The Sultan Ahmed mosque in Istanbul (© Travis Reitter. Source: wikipedia.org)
MY mother used to tell us children that she was born on Awal Muharram, the Muslim New Year. This was a matter of trivial interest to us because we think of her birthday as falling on 12 July. That date happened to fall on the first day of Muharram in 1926 and probably not again ever since.
As some other observers have written, the Arabic calendar is an interesting one to know but not very useful because it moves. As it is a lunar calendar, it is shorter than the Gregorian calendar, resulting in the months moving approximately two weeks forward every year. This is why Hari Raya Puasa and Hari Raya Haji have no fixed dates but are approximately two weeks earlier each year.
In a way, this can be good because it means in some years Hari Raya can be on the same days as Chinese New Year, Deepavali, or Christmas. This gives rise to those hybrid festive slogans such as Kongsi Raya, DeepaRaya and whatever unwieldy portmanteau Christmas and Hari Raya make up. There are people who scoff at this but it does make for an atmosphere of sharing that doesn’t quite exist when all the festivals are separated. Kids get red and green ang pows, employees only take off for one long stretch instead of two and fashion houses turn out odd mongrel designs.
Still, until it is actually upon us, I can’t tell you when Awal Muharram is. Nor can I tell you when the prophet Muhammad’s birthday is. It’s hard to focus on moving targets. At least, in many minds, that is what the impractical Arabic calendar has made all these occasions and hence, also rendered them less important.
It has always struck me as odd that Hari Raya Puasa can be celebrated on different days in different countries. Hari Raya is the first day of the month of Syawal that comes after the fasting month of Ramadan. But unlike the first of, say, February, which this year was on a Friday and will be on a Sunday next year because 2008 was a leap year, the first of Syawal can be different days in different countries.
In Malaysia and countries around us, it was on a Wednesday in 2008 but in some Middle Eastern countries it was on a Tuesday and even on a Thursday. It makes no sense to me; does that mean everyone will have different calendars?
It is perhaps for this reason that apart from Hari Raya Puasa and Hari Raya Haji, the other Muslim festivals don’t mean much to anyone apart from religious officials and politicians. For the rest of us, it is another welcomed day off. Do we understand the significance of these days? Not really that much.
(© Ayhan Yildiz / sxc.hu)
With moving dates like these, it is hard to plan very far ahead. How many of us take note of a whole year’s holidays at the beginning of the year in order to know when there are long weekends and other breaks long enough to plan for? Undoubtedly Chinese New Year can also be a moving target but tends to hover around the same time — the end of January or early February. In Japan, the New Year is celebrated on 1 Jan with many of the ancient traditions, making it as Japanese as any other festival. Given the difficulty of putting on a kimono, it is just as well that one knows how many times one needs to wear it.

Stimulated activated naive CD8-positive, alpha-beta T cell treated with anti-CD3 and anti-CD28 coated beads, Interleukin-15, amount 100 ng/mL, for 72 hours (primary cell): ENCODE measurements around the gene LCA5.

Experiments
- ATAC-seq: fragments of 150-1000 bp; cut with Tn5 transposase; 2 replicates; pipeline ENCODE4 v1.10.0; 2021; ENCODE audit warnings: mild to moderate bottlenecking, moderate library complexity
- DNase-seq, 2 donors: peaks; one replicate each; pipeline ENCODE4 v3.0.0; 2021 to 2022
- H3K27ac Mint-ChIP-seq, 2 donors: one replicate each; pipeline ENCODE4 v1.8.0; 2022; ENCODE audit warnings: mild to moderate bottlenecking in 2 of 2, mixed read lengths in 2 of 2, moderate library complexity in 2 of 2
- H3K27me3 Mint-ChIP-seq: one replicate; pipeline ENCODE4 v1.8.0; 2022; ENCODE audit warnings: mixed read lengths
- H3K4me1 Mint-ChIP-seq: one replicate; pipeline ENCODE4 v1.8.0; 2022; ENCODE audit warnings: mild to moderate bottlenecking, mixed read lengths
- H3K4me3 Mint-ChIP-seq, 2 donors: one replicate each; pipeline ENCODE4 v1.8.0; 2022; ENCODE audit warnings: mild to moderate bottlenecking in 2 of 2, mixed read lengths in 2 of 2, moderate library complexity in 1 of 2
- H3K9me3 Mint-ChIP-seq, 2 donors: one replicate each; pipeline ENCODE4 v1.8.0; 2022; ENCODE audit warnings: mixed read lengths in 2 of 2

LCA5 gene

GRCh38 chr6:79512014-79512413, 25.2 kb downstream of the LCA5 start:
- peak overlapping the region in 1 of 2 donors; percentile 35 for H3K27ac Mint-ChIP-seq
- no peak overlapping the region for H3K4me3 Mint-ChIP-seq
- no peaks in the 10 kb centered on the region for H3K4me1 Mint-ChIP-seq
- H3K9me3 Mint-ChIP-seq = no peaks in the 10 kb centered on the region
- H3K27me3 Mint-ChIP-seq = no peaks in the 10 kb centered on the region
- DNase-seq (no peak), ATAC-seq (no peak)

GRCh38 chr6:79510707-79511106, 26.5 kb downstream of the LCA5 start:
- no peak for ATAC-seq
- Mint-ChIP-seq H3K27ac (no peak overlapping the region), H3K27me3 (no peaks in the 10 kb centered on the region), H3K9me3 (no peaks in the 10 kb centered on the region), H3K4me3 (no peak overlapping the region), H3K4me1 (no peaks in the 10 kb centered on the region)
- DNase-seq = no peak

Forgive us our shopping
But the end of the year is the end of the year, when everyone and everything starts to wind down. The kids are on holiday, the sales are on to suck all our bonuses from us and Christmas and New Year parties are a great excuse to forget diets. Crawling through the sale traffic jams around our malls, a foreigner might be forgiven for thinking that everybody celebrates Christmas in this country. The truth is we simply celebrate shopping and every holiday is another reason to wander round our shopping centres. And we do have plenty of them.
Apparently 25 Dec is also an arbitrary date for Christmas. After all, the Orthodox Church acknowledges the birth of Christ on a totally different date. So we shouldn’t feel too bad about not knowing when Awal Muharram is. It’s fine to know that it’s the first day of the Muslim calendar year. And for me, to know that 82 years ago, it was the day my mother was born.
Merry Christmas, and happy (Muslim and Gregorian) New Year everyone!
See also: Hijrah reflections
Marina Mahathir is an activist, writer, and blogger who constantly needs more outlets to vent because there is never a shortage of issues to vent about.